Again, we chemically grafted FS onto a NyCo surface to reduce the surface tension of NyCo and to make the surface less oleophilic. In order to obtain the Young contact angles for water and dodecane, nylon 6,6 film was treated with FS. The Young contact angles of water on a FSgrafted nylon film were 109º – 112º, whilst the Young contact angles for water on an unmodified nylon surface were 70º – 73º. Grafting FS to a nylon film also increased dodecane contact angles. The Young contact angles for dodecane on a FSgrafted nylon film were 73º – 75º, whilst the Young contact angle for dodecane on an unmodified nylon surface was < 5º. The measured values of θ_{ewater} and θ_{edodecane} on FStreated nylon are critical parameters to consider when designing superoleophobic surfaces using the Wenzel and Cassie–Baxter models. FSgrafting onto a nylon film successfully generated a surface having a low surface energy, as shown in Fig. 5.
2.3.2. Geometrical modifications
The wetting behavior of a solid surface is also controlled by the geometrical structure of a surface as mentioned in the beginning of this chapter. In this section, we study how to model and modify a rough surface to make the surface highly hydrophobic and oleophobic using plain woven, woven twill, and 3/1 satin woven constructions.
2.3.2.1. Superhydrophobic oleophobic plain woven structure
To obtain the true surface area we use a flux integral. Fig. 6 shows a crosssectional view of a model of a NyCo plain woven fabric made of monofilament fibres. The distance from the centre of a weft (or warp) yarn to the centre of an adjacent weft (or warp) yarn is 4R; and the distance from the centre of a weft (or warp) yarn to the centre of an adjacent warp (or weft) yarn is 2R. Hence, according to the Pythagorean Theorem, the vector from the centre of one weft yarn to the centre of an adjacent weft yarn makes a 30 angle to the plane of the fabric.
Using the flux integral, the area of one yarn in the unit fabric is calculated as:
where R is the radius of yarn; A is the area; i, j and k are the vectors to x, y, and z axis direction, respectively; u and v are the notations for the variables of integration. Then, we determine the true fabric surface area as follows:
where A^{true} _{fabric} is the intrinsic area of the unit fabric determined by the area of yarn surfaces. The apparent surface area is equal to the area of a plane tangent to the top surface.
where A^{apparent} _{fabric} is the apparent area of the unit fabric shown in Fig. 6. Finally, the roughness, r, is:
As shown in equation (25) the plain woven rough surface has high enough r to achieve a metastable CB surface.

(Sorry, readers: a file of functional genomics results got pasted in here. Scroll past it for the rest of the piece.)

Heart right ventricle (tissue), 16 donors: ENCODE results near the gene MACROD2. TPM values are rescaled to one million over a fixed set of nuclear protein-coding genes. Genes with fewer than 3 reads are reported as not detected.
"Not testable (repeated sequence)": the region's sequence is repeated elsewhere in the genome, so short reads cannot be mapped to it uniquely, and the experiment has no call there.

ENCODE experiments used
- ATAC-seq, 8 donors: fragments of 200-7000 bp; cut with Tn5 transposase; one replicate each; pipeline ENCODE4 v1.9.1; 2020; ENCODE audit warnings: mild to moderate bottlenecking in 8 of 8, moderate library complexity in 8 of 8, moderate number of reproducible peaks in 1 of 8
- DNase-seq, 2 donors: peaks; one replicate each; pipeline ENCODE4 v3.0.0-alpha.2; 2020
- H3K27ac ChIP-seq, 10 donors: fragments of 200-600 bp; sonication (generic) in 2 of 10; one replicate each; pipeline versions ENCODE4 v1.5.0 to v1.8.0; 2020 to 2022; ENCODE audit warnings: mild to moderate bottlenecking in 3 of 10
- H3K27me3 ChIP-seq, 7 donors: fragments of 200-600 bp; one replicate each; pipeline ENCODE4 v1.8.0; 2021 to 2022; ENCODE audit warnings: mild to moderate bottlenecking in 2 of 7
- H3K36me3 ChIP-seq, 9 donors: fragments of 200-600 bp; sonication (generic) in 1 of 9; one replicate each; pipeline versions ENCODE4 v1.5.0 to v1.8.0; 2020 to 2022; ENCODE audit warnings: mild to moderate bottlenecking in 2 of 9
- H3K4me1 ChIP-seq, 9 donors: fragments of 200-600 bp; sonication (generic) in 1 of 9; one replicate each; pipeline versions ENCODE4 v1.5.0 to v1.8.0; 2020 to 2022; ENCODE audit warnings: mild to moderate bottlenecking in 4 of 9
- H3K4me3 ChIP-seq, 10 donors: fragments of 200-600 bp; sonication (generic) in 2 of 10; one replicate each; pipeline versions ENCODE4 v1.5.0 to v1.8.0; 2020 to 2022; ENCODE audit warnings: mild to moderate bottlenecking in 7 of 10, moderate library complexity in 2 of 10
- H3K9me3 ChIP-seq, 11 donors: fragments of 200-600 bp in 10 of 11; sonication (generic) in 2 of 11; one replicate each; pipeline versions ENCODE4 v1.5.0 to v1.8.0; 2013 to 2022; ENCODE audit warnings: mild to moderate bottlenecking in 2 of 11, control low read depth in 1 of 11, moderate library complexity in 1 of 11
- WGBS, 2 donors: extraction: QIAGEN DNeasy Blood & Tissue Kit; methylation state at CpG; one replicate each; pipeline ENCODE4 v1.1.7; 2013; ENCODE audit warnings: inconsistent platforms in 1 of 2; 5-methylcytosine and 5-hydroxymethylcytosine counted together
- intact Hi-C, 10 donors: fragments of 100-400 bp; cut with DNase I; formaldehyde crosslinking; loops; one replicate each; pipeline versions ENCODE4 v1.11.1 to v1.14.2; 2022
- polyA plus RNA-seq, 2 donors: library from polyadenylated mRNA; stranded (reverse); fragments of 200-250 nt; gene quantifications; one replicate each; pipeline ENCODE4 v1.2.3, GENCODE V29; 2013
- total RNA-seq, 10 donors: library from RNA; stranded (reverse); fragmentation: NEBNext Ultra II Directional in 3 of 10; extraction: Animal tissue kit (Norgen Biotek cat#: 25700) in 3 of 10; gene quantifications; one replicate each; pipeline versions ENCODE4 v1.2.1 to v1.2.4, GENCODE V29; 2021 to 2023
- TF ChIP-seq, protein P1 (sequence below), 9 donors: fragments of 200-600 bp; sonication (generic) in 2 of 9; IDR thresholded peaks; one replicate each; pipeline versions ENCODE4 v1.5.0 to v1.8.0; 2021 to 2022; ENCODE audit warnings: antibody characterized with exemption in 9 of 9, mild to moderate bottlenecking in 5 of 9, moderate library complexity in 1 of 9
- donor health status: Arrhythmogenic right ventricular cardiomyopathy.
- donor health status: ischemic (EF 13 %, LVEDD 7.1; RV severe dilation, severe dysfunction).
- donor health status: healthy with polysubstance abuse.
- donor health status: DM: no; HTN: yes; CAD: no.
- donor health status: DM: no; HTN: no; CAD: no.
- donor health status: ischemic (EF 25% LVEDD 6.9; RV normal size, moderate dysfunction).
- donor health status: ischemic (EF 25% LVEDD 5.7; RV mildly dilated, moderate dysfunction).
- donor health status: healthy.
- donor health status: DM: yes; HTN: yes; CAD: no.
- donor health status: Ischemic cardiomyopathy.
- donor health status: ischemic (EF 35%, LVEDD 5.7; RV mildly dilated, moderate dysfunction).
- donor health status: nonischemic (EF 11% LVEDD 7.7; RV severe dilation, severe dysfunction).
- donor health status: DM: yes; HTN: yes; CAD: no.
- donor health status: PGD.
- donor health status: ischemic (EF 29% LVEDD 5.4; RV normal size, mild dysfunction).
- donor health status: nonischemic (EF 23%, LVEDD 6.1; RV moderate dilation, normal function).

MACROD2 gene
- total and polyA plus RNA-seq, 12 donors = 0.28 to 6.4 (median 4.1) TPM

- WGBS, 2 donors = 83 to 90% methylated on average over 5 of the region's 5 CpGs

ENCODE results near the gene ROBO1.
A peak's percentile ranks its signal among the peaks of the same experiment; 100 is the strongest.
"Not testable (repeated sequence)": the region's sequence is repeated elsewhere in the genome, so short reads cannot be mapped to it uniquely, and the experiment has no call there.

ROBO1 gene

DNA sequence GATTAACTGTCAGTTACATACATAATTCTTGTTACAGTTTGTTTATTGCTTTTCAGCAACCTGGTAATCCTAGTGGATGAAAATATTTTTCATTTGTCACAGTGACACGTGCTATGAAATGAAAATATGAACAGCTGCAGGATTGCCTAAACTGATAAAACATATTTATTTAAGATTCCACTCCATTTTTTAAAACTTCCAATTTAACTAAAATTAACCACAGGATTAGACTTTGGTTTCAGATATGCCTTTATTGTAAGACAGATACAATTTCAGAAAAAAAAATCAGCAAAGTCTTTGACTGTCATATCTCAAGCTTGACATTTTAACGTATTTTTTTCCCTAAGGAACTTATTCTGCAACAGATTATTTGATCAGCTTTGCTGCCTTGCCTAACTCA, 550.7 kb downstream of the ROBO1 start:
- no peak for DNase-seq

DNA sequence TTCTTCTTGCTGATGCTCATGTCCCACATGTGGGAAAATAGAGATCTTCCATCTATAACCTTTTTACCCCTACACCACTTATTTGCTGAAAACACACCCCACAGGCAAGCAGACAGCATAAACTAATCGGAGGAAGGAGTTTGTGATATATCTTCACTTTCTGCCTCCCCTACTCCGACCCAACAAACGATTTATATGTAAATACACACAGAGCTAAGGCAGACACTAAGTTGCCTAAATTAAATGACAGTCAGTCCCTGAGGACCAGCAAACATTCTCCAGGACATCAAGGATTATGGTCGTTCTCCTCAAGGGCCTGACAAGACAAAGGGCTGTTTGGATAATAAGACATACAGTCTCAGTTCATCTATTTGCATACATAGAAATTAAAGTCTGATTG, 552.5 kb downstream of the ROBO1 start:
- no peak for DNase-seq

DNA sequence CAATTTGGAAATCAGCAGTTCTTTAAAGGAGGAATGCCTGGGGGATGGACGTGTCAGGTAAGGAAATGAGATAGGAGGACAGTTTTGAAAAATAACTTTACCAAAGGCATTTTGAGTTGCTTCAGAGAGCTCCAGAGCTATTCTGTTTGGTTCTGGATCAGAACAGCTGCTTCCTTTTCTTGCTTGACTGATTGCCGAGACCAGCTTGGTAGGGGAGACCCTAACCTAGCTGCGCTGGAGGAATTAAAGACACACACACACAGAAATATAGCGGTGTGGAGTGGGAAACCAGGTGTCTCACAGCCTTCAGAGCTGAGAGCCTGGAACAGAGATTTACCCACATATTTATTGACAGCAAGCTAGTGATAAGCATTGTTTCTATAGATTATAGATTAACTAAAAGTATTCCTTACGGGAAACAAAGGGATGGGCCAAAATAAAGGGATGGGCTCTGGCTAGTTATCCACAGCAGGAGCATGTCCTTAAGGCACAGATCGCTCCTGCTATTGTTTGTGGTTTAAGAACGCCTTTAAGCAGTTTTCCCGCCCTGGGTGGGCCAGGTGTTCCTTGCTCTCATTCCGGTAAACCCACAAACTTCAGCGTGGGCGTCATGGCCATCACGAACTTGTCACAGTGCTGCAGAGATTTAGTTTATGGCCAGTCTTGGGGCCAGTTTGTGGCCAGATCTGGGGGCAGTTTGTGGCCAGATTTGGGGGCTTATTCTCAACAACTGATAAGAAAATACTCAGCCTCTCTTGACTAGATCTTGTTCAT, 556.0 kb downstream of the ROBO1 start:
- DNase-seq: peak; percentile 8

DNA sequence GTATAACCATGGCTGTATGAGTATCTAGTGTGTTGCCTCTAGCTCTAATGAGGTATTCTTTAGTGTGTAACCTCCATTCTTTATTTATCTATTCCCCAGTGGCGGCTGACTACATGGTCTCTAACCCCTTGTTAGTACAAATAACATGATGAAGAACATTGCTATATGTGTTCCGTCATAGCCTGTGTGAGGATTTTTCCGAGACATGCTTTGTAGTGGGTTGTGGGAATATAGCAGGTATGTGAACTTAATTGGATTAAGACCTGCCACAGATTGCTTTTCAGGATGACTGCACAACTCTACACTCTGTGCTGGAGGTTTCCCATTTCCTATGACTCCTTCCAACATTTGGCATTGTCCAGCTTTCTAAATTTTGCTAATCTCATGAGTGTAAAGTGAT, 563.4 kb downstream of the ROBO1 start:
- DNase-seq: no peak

Next, we look at a plain woven fabric made with multifilament yarns. Clearly, a multifilament yarn will have even higher values of r, because the space between the fibres will increase the true surface area whilst the apparent surface area remains the same. In this case, equation (23) becomes:
where N is the number of filament fibres, R_{y} is the radius of the yarn, and R_{f} is the radius of the filament fibres. Substituting equation (26) into equation (25) yields:
For example, a plan woven fabric could have, R_{y} ≈ 200 μm, N > 50, and R_{f} ≈ 10 μm. Substituting these values into equation (27) gives r > 11. Since r > 11 for the multifilament fabric, we again expect that the surface is adequately rough and that the roughness is composed of the appropriate geometrical structures so as to be superhydrophobic.
Now, we model a CassieBaxter (CB) plain woven fabric. In Fig. 6, the centretocentre distance is
based on equation (11). Substituting Young contact angles into equation (28) along with the measured contact angles from the flat nylon film provides θ_{r} ^{CB}. In addition, if the fabric consists of multifilament yarns whose D_{f} ~ R_{f}, as shown in Fig 7, where R_{f} is the fibre radius and 2D_{f} is the distance between two adjacent fibres, the contact angle on CB multifilament yarn, θ_{r} ^{multifilament}, is defined as:
For θ_{e}> 90º, θ_{r} ^{CB} increases with increasing D. For example, if a fabric material is made of PTFE, (θ_{e} = 120 ) and the fibres are closely packed, θ_{r} ^{CB} = 131º; for D = R, θ_{r} ^{CB} = 146º; and for D = 2R, θ_{r} ^{CB} = 152º on the multifilament yarn.
As mentioned above, 109º ≤ θ_{e} (water) ≤ 112º and 73º ≤ θ_{e} (dodecane) ≤ 75º on a surface grafted with FS. By substituting these numbers into equation (28), we find 133º ≤ θ_{r} ^{CB} (water) ≤ 136º and 98º ≤ θ_{r} ^{CB} (dodecane) ≤ 100º for the FSgrafted monofilament plain woven fabric. In the same manner, substituting the same θ_{e} into equation (29), we obtain 142º ≤ θ_{r} ^{multifilament} (water) ≤ 144º and 114º ≤ θ_{r} ^{multifilament} (dodecane) ≤ 115º for the FSgrafted multifilament yarns. Using these values as the effective contact angles for the yarns in the plain woven structure and resolving equation (28), i.e., substituting these values into θ_{e} (water) and θ_{e} (dodecane) in equation (28), we predict 161º ≤ θ_{r} ^{CB} (water) ≤ 163º and 138º ≤ θ_{r} ^{CB} (dodecane) ≤ 139º for the FSgrafted multifilament plain woven fabric. According to our prediction, properly constructed NyCo multifilament plain woven fabric can be superhydrophobic and highly oleophobic once the fabric is treated with a lowsurfacetension material such as FS.